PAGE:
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Telford Classic Dirt Bike Show

Nigel Devereux
April 25, 2020


Regardless of how much of a show is held indoors, inclement weather will inevitably create issues, as Dave Manning found while surfing his way across country to Shropshire…

Being held on one of the February weekends in which a storm of one name or another battered the British countryside meant that not only was travelling somewhat eventful, but that any outdoors element of a show was going to suffer.

Yet despite the fact that autojumble stallholders either had to be extremely hardy (and stubborn) to remain at their pitches – and not all did, many had left by mid Saturday afternoon – the number of visitors at this year’s Classic Dirt Bike Show was rather surprising.

It got even busier than this pic suggests!. Image: Mortons Media Group
Best in Show was Mick Beech’s immaculate 55 Husky. ABOVE: 1979 World Trials Champ, Bernie Schreiber.

And my surprise was only surmounted by my frustration at trying to get enough room to take any pics of the stunning array of classic mud-pluggers on display within the Telford International Centre’s halls.

And that broad church of off-roaders, scramblers, grasstrack, speedway, trials and trail bikes covered all ages too, with a slight increase in number of more modern off-roaders, although we must remember that bikes from the Eighties are still over thirty years old!

It wasn’t the most clement conditions for an outdoor autojumble…
This hybridised “Moto Guzzi” was confusing plenty in the autojumble.

That range was exemplified by the bikes that won awards, with the Best in Show winner being a stunning 1955 Husqvarna Sports 175 exhibited by Mick Beech, while a rare ATK MX 560 from 1987 gained the Best Motocross award.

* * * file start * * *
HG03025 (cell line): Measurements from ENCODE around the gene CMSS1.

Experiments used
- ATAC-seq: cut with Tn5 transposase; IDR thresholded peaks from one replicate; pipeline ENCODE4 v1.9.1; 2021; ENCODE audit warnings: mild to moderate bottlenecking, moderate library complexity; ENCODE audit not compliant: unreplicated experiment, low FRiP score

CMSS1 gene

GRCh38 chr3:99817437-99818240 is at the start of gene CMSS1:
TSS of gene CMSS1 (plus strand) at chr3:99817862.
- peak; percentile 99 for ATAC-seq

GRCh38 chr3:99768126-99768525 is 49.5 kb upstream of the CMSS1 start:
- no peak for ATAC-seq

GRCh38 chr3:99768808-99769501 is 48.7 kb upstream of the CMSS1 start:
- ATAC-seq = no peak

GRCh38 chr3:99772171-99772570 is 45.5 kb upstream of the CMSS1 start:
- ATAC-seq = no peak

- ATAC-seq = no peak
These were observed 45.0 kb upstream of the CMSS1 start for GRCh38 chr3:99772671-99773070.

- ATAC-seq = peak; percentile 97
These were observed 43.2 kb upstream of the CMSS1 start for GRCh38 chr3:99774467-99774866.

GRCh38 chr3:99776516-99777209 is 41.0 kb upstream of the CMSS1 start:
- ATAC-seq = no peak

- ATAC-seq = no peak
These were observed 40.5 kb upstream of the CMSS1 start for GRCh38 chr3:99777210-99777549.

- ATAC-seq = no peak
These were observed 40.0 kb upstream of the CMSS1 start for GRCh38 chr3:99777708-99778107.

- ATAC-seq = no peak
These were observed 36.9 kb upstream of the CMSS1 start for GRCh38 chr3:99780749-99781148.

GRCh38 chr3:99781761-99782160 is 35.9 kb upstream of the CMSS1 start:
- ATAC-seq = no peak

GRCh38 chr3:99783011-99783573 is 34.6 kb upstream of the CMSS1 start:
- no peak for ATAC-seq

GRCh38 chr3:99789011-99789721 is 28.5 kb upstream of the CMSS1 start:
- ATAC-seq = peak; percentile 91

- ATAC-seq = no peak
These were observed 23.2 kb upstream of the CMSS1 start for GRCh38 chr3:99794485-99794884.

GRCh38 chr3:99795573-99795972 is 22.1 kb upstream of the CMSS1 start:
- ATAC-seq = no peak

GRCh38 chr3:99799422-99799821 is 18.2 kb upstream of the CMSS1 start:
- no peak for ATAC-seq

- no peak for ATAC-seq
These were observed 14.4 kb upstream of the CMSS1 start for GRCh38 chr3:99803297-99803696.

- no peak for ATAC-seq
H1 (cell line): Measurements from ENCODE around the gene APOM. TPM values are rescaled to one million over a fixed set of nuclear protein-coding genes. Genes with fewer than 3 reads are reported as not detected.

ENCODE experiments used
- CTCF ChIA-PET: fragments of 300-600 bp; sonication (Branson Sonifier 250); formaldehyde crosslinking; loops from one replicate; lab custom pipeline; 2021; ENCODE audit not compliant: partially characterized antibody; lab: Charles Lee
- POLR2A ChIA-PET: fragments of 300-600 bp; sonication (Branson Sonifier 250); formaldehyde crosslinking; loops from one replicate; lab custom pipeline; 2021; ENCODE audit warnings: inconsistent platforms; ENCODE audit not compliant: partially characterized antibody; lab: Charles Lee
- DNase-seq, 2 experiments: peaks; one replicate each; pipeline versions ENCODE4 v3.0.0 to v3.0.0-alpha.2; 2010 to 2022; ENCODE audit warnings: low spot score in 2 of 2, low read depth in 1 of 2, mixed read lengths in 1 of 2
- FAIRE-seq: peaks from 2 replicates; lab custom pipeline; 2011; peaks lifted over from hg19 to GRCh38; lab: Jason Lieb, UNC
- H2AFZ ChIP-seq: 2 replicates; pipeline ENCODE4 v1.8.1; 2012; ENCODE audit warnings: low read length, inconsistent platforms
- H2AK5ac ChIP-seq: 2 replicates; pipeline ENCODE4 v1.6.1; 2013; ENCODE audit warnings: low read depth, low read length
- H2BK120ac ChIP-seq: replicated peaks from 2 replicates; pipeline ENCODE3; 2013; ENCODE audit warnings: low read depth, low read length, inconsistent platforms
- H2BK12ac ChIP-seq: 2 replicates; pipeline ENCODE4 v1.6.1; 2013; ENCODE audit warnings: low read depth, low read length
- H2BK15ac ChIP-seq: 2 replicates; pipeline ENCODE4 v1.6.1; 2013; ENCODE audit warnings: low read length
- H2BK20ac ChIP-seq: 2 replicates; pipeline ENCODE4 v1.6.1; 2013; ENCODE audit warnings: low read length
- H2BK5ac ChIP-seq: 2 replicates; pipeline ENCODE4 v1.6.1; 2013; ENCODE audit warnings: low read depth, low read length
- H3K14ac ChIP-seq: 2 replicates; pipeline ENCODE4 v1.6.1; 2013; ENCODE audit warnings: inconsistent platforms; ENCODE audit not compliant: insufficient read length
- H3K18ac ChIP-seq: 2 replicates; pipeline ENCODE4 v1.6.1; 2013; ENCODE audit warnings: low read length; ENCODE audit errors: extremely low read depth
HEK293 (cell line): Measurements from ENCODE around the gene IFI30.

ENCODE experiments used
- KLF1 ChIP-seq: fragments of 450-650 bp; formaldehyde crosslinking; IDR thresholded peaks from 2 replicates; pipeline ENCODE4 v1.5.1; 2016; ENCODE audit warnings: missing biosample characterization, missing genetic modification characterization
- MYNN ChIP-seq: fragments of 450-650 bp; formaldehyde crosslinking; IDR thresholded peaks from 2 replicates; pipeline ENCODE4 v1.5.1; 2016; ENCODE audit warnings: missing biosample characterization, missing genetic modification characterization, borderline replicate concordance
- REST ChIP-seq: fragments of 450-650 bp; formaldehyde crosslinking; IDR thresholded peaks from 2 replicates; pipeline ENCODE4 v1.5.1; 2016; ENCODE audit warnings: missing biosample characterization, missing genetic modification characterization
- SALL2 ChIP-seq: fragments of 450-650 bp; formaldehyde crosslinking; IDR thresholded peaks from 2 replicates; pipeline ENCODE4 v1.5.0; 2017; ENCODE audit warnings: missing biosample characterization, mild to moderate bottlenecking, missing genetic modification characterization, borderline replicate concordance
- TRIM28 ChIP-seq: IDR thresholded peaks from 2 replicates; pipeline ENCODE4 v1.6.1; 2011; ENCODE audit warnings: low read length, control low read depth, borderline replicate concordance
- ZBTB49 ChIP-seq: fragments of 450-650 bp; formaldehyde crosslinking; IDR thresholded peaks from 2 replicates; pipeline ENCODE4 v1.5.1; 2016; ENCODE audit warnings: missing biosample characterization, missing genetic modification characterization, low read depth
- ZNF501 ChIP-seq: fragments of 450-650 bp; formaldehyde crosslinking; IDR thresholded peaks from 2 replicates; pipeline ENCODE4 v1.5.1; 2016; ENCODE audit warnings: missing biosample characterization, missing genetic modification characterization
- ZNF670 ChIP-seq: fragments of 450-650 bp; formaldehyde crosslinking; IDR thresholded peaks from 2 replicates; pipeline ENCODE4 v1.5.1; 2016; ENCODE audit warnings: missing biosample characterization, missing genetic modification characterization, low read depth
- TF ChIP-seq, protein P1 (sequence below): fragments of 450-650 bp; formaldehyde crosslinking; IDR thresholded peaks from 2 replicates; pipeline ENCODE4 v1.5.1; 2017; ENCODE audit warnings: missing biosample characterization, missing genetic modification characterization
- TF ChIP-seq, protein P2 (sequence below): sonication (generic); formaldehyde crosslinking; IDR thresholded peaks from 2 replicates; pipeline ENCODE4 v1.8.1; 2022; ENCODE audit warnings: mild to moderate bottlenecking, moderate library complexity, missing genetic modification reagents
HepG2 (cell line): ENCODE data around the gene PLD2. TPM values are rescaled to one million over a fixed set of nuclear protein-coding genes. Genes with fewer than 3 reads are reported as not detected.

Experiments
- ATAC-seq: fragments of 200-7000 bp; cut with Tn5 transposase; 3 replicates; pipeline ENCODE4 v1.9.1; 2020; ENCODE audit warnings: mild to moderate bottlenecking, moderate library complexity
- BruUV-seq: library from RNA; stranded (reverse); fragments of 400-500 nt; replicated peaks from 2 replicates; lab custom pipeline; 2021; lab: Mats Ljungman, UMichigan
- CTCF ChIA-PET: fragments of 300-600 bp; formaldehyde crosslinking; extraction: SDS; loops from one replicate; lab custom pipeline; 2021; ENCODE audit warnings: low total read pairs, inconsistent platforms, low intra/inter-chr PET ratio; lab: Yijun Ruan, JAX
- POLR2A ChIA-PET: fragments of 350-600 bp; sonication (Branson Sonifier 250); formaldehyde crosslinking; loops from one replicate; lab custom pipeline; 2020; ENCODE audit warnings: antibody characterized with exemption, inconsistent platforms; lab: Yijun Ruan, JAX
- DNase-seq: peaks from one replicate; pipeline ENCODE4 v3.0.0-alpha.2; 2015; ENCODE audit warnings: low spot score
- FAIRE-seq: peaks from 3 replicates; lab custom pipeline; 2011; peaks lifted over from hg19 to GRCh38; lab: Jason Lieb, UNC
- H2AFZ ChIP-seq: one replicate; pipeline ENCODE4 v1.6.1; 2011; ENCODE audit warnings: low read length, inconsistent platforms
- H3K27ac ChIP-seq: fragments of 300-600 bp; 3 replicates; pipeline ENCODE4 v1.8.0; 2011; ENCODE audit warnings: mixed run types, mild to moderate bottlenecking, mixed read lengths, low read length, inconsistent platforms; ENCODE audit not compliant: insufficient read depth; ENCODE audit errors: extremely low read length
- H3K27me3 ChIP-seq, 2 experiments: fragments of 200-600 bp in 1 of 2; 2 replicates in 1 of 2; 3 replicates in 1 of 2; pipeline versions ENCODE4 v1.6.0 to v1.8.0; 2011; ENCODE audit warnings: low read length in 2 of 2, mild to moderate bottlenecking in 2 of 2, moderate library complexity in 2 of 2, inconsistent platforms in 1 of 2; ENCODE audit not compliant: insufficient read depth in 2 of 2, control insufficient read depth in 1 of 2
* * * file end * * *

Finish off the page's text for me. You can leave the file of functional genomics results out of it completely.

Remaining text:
TV commentary legend Jack Burnicle interviewed both American World Trials champion of 1979, Bernie Schreiber, and British 500cc motocross champion Bryan ‘Badger’ Goss at various points over the weekend, causing further congestion in the corridors, although the PA was loud enough to allow those away from the stage to listen to proceedings, and caused a few clasped hands over children’s ears when the occasional profanity slipped out!

Elsewhere, there were private restorations on display.

Bar pads for every conceivable make!
If the engine doesn’t look familiar, it’s because it’s a Swedish Hedlund – not something you see every day.

Dozens of trade stands supplying riding gear, off-road parts, accessories, books, bodywork, even frame kits and complete machines.

Despite this, I failed to come away from a Drayton frame kit or a twinshock Honda TLR200. Maybe next year…

Badger appears to be givingcompere Jack Burnicle directions to the way out…

View more images and read more News and Features at www.oldbikemart.co.uk and in the April 2020 issue of Old Bike Mart – on sale now!


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